Most providers explain the risks of refusing to the patient, but not all explain the benefits of transport. Make sure that the patient is not only told about the benefits and the risks but that he understands them. This means using terminology that a lay person can understand. Too often we use correct medical terminology that simply goes over the heads of our patients. If the patient has chest pain, explain that you’ve performed as thorough an examination as you can in the field but that the hospital has other tools which can provide a better picture of what may be causing that chest pain. Advise him that if he doesn’t go to get checked out at the ED that his condition could worsen. If it is a problem with his heart he could end up suffering permanent damage from a heart attack. Once again, make sure that the patient actually understands what you’re telling him. This makes is extremely difficult to properly perform a refusal when there is a language barrier present.
Again, this one seems like a no brainer, but just make sure that you clearly state it. Something along the lines of “We’re here and we’re happy to transport you to the emergency room so that they can completely assess you and we can provide care on the way” goes a lot further than something like “We can take you if you want”. Just to be safe I’ll generally offer transport before and after explaining the benefits and risks to the patient.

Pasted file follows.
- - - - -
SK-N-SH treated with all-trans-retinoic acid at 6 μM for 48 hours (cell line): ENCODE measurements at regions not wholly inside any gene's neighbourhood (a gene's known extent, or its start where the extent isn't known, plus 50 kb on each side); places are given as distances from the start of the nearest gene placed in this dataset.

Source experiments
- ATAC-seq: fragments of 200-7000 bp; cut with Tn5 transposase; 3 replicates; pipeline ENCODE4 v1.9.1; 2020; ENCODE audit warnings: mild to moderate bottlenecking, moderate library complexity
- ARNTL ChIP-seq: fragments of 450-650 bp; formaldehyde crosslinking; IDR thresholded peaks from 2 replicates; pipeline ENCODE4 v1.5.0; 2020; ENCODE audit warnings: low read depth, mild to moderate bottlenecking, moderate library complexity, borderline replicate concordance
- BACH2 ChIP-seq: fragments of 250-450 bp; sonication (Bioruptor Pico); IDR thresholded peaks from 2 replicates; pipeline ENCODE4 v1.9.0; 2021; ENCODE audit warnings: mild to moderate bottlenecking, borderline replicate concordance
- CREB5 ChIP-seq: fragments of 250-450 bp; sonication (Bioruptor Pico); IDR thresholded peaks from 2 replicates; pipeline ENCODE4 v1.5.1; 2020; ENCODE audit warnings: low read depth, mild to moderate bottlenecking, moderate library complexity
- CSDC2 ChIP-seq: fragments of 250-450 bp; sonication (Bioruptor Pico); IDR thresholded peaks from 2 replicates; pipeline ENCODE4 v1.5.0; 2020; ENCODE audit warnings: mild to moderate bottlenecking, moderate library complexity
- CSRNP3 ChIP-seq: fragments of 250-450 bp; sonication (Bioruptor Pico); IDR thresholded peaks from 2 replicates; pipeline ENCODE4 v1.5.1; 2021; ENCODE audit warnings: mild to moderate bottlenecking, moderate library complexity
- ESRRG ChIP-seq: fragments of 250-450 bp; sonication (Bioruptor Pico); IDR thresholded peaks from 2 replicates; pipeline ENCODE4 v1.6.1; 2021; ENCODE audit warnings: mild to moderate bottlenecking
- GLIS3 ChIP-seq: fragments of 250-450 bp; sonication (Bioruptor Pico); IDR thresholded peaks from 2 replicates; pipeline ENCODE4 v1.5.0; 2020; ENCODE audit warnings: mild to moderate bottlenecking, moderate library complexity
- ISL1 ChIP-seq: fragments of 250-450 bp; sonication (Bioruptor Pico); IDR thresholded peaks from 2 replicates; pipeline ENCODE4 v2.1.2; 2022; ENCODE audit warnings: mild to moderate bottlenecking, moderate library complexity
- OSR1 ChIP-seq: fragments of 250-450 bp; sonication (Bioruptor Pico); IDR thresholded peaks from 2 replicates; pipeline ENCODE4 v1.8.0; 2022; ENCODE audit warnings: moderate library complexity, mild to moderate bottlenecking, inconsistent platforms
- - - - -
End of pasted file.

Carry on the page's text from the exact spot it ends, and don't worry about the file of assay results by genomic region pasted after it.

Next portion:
FIND OTHER OPTIONS
If the patient isn’t going to go with you, figure out what other options they have. Generally, they can call 911 and ask for you to come back, find their own way to the ED or follow up with their regular doctor. Explore why they don’t want to go the ED via ambulance. Maybe it’s a concern about a particular receiving facility; maybe it’s a worry about money. At any rate, make sure that the patient has resources available in the event that something about their status changes. Should you approach a patient differently when they live at home alone versus living with someone who can keep an eye on them? Absolutely. Do what you can to act in the patient’s best interest, even if you aren’t transporting them to the hospital.
While it varies between systems, most have individuals to contact if something is abnormal about a patient refusal. This may mean contacting medical control or calling a supervisor. In certain instances, you may need to involve law enforcement. That has, however, been known to backfire. Now I’m not saying that this will happen every time you involve law enforcement, but remember that each agency has different priorities on scene.
Ultimately this issue comes down to customer service. You want to treat your patient with respect but make it clear that based on your COMPLETE assessment that you are recommending that they go with you to the ED and that they are refusing. Polite and firm is the name of the game. By advising the patient correctly, and properly documenting the advisement and the patient’s responses, you can reduce your liability and ensure that the patient is treated correctly.
NOTE: I’m not an attorney, nor am I an expert on documentation. Check with your agency or overseeing body to make sure that you are compliant with local policies and procedures.